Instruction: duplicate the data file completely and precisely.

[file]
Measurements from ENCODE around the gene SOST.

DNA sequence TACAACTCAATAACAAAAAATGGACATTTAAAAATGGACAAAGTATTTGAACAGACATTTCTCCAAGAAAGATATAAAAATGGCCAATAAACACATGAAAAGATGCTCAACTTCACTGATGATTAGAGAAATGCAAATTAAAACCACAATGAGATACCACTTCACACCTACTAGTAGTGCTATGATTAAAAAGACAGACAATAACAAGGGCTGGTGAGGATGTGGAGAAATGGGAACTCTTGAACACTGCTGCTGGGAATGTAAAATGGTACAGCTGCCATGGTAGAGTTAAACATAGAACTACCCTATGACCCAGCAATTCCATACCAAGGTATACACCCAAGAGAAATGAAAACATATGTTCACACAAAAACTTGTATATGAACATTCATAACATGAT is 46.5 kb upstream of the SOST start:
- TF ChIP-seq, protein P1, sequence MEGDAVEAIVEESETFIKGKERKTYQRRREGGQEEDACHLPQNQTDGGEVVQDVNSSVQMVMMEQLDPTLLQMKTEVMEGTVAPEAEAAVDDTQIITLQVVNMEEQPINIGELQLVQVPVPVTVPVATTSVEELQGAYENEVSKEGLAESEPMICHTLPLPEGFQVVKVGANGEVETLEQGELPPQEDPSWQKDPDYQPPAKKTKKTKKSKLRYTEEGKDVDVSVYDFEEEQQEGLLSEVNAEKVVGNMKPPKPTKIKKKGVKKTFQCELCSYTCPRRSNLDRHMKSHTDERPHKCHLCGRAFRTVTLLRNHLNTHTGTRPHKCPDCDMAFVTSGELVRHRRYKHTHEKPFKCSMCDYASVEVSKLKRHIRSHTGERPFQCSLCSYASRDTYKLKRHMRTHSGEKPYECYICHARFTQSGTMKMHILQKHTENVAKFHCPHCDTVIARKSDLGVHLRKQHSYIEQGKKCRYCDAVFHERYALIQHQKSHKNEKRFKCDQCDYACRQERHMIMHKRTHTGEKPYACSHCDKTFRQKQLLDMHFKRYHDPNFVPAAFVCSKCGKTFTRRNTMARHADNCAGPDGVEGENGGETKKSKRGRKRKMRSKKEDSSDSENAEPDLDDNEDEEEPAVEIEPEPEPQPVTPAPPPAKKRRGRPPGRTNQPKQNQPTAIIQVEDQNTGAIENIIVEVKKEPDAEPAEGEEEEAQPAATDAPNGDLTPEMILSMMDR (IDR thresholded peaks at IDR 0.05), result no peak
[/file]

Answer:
Measurements from ENCODE around the gene SOST.

DNA sequence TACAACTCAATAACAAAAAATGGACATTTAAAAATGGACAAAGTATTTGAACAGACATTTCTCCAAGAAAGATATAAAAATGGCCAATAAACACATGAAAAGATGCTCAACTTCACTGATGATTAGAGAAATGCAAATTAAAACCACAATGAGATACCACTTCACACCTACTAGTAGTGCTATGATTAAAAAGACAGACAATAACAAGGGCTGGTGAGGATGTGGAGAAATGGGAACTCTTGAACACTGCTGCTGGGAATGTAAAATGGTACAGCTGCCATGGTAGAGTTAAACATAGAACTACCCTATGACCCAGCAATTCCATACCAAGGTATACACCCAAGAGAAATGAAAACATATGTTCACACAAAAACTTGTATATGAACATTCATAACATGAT is 46.5 kb upstream of the SOST start:
- TF ChIP-seq, protein P1, sequence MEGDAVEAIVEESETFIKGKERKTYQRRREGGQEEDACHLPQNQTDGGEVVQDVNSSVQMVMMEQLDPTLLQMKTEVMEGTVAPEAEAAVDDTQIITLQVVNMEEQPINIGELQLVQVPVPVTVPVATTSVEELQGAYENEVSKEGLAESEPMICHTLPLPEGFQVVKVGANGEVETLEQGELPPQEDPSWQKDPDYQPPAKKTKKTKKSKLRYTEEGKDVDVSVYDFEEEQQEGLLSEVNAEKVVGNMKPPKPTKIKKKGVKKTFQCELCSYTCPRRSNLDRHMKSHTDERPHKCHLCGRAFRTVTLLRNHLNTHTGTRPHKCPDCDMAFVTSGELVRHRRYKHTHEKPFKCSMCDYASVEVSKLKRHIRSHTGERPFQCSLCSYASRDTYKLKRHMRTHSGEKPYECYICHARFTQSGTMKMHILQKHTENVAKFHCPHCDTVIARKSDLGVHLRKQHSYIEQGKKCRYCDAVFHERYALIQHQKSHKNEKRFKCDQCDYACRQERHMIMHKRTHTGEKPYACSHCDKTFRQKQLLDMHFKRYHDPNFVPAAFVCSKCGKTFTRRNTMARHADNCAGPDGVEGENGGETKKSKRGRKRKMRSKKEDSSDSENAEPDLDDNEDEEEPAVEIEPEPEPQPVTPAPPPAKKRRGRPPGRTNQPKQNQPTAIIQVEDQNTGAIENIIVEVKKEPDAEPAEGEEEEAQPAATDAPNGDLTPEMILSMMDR (IDR thresholded peaks at IDR 0.05), result no peak